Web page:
Yevtushenko\'s Babi Yar

Babi Yar, a poem written by Yevgeny Yevtushenko, tells the story
of the Nazi invasion into a small part of Russia, in which, throughout
the duration of World War II, over one-hundred thousand Jews, Gypsies
and Russian POW\'s were brutally murdered. However, what is unique
about this particular perspective is that the narrator is not a Jew,
but a mere observer who is aghast at the atrocities that took place
during the Holocaust. It is through allusions, as well as other
literary devices, that Yevtushenko elucidates caustically the
absurdities of the hatred that caused the Holocaust, in addition to
the narrator\'s identification with the Jews and their history of
oppression.

Perhaps, the most effective literary device used in "Babi Yar" is
the allusion. The first clear allusion seen in the poem is the one
concerning Egypt(line 6). This reference harks back to the Jews\'
enslavement in Egypt before they become a nation. In line 7, the
narrator makes reference to how so many Jews perished on the cross.

The reason for these initial allusions in the first section is clear.

Yevtushenko is establishing the history of the Jewish people, being
one of oppression, prejudice, and innocent victims. The next illusion
in the poem is a reference to the Dreyfus Affair, a more modern
display of irrational and avid anti-Semitism. It is in the Dreyfus
affair that an innocent man is accused of espionage and is sent to
jail for more than ten years, notwithstanding an overwhelming amount
of evidence pointing to his innocence, simply because he is a Jew.

Yevtushenko uses these allusions to lead up to his referral to a
boy in Bielostok who is murdered by the Russian common-folk. Clearly,

The narrator is teaching a lesson with a dual message. Firstly, he is
informing the reader of the horrors that took place in Russia during
the Holocaust. Perhaps even more of a travesty, however, is the fact
that humankind has not learned from the past in light of the fact that
this "episode" is merely one link in a long chain of terrors.

Yevtushenko goes on to allude to Anne Frank, a young Jewish
teenager who left behind a diary of her thoughts and dreams,
and how the Nazis strip her of any potential future she has when she
is murdered in the death camps. Clearly, the allusion creates images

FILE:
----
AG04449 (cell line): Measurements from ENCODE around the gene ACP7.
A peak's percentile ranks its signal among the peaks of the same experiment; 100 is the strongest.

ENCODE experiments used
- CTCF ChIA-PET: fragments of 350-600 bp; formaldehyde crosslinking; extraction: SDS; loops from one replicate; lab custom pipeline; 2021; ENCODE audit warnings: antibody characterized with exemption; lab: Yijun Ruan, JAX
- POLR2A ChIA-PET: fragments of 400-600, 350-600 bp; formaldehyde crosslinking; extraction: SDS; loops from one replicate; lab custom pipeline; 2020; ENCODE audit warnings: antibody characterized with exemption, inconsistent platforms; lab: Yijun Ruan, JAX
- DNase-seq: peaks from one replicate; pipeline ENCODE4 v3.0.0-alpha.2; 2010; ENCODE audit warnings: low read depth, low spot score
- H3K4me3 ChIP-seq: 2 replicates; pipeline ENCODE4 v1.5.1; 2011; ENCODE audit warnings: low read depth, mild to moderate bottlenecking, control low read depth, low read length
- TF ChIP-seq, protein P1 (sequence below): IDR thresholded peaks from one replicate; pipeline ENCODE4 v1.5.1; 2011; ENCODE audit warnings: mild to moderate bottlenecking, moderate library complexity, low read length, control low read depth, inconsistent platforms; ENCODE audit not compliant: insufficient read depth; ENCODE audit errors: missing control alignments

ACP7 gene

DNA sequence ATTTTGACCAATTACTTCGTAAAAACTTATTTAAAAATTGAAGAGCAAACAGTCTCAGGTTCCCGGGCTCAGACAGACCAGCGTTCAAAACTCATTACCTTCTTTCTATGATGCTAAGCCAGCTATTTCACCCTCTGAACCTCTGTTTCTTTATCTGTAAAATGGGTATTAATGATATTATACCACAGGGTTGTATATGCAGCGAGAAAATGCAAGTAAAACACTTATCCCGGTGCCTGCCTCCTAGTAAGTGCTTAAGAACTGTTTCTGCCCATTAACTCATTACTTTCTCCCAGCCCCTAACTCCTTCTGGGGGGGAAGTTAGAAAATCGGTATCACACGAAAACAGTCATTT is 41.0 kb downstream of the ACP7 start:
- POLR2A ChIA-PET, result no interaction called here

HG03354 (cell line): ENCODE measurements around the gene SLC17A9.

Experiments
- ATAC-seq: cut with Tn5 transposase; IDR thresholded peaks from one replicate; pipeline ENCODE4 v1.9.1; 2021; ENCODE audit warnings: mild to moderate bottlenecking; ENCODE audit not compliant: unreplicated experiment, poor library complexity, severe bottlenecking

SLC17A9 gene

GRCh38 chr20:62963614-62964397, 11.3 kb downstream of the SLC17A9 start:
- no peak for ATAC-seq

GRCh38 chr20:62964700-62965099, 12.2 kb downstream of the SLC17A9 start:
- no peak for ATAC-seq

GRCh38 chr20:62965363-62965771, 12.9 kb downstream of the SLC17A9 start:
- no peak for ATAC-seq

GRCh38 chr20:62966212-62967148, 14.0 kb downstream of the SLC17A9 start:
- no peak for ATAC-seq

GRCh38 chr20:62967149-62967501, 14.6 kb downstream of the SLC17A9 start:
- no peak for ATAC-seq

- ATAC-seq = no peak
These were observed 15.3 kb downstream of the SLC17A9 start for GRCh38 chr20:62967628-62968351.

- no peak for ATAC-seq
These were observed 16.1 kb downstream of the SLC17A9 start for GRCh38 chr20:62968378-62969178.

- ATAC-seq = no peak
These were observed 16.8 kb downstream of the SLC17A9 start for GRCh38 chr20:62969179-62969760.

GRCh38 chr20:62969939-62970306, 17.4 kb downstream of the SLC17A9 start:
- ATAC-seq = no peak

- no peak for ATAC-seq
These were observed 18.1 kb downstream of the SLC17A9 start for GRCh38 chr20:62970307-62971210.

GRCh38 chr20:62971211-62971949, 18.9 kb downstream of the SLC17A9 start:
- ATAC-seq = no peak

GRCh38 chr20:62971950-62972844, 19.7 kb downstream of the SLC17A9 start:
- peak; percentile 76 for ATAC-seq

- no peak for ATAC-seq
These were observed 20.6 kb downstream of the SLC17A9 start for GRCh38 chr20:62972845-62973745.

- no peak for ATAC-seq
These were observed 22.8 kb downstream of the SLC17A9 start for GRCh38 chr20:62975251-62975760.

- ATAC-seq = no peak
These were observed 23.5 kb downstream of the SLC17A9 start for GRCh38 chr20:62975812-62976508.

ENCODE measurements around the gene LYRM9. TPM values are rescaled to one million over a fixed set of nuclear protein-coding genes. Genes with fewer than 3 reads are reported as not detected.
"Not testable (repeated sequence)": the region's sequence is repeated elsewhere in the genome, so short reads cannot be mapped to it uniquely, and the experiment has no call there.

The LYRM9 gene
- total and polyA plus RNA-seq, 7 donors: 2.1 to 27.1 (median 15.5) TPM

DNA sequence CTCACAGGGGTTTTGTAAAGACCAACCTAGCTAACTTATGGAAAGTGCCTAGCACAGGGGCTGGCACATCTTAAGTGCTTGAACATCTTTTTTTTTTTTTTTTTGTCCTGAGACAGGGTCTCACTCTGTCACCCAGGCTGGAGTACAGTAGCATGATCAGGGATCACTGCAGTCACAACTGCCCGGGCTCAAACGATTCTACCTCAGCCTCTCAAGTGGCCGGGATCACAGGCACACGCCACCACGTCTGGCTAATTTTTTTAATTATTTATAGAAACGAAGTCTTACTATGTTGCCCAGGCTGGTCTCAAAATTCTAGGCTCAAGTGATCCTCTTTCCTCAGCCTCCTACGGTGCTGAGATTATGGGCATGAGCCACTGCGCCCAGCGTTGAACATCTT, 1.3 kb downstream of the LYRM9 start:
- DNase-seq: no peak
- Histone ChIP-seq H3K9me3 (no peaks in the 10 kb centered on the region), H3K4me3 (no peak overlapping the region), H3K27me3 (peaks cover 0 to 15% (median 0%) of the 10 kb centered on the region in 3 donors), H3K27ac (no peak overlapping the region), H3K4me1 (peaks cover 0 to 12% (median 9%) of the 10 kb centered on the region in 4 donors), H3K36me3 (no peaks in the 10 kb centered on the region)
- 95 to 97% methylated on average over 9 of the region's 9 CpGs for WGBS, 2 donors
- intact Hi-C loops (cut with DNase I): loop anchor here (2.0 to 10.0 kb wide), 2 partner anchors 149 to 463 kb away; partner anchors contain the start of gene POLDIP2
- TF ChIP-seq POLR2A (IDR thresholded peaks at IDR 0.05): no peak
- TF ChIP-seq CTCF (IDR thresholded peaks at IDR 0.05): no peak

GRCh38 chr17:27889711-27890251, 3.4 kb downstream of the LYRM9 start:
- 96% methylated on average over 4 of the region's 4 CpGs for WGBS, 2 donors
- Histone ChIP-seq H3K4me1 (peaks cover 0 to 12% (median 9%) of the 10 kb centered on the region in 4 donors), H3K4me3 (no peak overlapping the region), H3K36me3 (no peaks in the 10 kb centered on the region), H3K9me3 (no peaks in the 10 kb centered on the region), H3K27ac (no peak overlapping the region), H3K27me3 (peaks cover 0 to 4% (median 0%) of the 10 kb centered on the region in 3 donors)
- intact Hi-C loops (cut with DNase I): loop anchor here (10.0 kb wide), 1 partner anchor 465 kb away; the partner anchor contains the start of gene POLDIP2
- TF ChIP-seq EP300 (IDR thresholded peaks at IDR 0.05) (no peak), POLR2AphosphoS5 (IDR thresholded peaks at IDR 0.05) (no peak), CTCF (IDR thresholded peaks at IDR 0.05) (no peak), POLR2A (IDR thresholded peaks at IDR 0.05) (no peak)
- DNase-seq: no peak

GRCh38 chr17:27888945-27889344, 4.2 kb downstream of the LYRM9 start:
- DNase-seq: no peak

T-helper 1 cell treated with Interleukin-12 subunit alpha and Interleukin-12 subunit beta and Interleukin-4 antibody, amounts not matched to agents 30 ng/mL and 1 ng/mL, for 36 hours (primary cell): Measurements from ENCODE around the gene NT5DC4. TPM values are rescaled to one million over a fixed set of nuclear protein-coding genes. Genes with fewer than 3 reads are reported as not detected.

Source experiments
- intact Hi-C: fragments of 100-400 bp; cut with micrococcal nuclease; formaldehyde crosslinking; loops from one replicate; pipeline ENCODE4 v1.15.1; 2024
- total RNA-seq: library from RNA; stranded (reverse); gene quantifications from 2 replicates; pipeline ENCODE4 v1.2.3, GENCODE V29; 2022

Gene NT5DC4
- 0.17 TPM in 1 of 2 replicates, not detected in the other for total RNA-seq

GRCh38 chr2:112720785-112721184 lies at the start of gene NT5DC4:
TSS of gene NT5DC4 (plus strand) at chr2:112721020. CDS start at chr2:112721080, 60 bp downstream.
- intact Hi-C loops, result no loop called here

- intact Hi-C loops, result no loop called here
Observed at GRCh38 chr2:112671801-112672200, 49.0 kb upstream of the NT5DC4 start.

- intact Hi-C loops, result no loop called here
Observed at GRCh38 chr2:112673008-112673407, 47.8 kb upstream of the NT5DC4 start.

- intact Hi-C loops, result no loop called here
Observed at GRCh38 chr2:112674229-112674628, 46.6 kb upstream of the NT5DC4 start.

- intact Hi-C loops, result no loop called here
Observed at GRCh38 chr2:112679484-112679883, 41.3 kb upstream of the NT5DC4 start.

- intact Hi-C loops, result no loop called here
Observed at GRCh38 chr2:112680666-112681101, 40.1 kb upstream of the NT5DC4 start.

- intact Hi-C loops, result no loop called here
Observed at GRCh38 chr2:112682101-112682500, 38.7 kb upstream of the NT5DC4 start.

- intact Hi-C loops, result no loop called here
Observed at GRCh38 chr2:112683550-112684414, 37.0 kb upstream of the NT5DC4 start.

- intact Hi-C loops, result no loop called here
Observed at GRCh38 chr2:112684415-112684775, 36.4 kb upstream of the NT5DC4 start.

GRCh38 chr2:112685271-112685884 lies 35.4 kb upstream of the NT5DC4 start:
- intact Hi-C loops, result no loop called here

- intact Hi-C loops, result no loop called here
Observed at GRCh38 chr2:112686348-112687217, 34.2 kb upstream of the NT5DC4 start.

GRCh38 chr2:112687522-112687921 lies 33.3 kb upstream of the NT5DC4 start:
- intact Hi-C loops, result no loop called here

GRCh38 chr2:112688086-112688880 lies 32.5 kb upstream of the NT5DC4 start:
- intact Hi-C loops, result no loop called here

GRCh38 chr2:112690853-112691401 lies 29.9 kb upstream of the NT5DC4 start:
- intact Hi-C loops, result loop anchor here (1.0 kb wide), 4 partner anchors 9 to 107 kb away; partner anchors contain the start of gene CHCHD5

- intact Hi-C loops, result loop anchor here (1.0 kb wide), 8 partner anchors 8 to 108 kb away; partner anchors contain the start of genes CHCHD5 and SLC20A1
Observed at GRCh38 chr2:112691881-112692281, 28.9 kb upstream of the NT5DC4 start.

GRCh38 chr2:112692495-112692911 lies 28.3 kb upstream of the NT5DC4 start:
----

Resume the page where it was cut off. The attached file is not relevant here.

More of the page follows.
in the mind of the reader that mere descriptions via the use of words
could not.

Another effective literary device used in the poem is the first
person narrative in which the narrator identifies with those victims
which he describes. This is seen in the case where the narrator says

"I am Dreyfus", or "Anne Frank, I am she." The narrator does not claim
to understand what the feelings and thoughts of these people are, but
rather, he is acknowledging the fact that they are feeling, "detested
and denounced" and that unlike the rest of the world who turned its
head, or the Russians who actually abetted such heinous crimes, this
gentile narrator can not empathize, but does sympathize with his

Jewish "brethren."

Another extremely powerful device used by Yevtushenko is the
detail of description and imagery used to describe events and
feelings that are in both those whom he identifies with, as well as
himself. "I bear the red mark of nails"(line 8) seems to include
much of the suffering that the Jews have to endure. The statement is
almost one of a reverse crucifixion in which the Jews are crucified
and now have to suffer with false accusations, blood libels, and

Pogroms for the duration of time. The poet describes very clearly the
contempt most people have for the Jewish people and how many of these
people aided in the barbarity . In line 13, for example, the poet
speaks of "shrieking ladies in fine ruffled gowns" who "brandish their
umbrellas in my face." In addition, Yevtushenko also depicts
explicitly how the "tavern masters celebrate" at the sight of "(a

Jewish boy\'s)blood spurt and spread over the floor."

The contrast of age in "Babi Yar" is also quite effective. In the
last three sections, the reader finds out that the narrator is
remembering the past, mourning those who have perished. This gives the
reader the perspective of one who speaks of the tragedy as though he
is removed from it, as well as the view of one who is part of that
history of horror in which all must remember, memorialize, learn from,
and never forget.

Clearly, "Babi Yar" is a poem about the tragedy of the Holocaust
and how its effects and teachings transcend race, religion, color, and
sex, and involves the whole of the